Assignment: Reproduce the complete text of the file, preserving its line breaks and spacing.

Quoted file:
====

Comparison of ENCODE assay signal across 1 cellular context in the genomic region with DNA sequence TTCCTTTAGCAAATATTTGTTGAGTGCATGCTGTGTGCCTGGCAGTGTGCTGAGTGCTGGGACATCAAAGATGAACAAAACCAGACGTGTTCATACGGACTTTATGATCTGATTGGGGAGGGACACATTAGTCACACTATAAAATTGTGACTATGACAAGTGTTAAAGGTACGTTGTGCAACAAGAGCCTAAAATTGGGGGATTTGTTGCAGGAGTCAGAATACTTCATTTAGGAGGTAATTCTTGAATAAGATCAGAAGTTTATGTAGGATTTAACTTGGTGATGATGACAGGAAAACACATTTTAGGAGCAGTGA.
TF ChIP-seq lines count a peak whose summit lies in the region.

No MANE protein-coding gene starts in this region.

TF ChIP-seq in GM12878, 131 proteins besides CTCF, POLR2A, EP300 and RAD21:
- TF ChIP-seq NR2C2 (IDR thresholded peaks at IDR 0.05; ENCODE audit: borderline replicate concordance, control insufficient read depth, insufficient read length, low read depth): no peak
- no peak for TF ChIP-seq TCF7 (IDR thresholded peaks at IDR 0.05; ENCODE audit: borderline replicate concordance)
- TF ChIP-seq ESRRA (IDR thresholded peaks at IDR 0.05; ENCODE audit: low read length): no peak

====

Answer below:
Comparison of ENCODE assay signal across 1 cellular context in the genomic region with DNA sequence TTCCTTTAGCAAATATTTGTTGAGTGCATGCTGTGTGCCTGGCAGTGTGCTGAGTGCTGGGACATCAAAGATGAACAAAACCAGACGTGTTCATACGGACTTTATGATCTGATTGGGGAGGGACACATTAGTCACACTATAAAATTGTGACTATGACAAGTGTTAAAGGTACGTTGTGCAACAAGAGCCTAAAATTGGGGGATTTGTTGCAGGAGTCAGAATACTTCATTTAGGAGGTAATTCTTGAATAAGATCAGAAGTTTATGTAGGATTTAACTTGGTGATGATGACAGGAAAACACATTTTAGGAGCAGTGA.
TF ChIP-seq lines count a peak whose summit lies in the region.

No MANE protein-coding gene starts in this region.

TF ChIP-seq in GM12878, 131 proteins besides CTCF, POLR2A, EP300 and RAD21:
- TF ChIP-seq NR2C2 (IDR thresholded peaks at IDR 0.05; ENCODE audit: borderline replicate concordance, control insufficient read depth, insufficient read length, low read depth): no peak
- no peak for TF ChIP-seq TCF7 (IDR thresholded peaks at IDR 0.05; ENCODE audit: borderline replicate concordance)
- TF ChIP-seq ESRRA (IDR thresholded peaks at IDR 0.05; ENCODE audit: low read length): no peak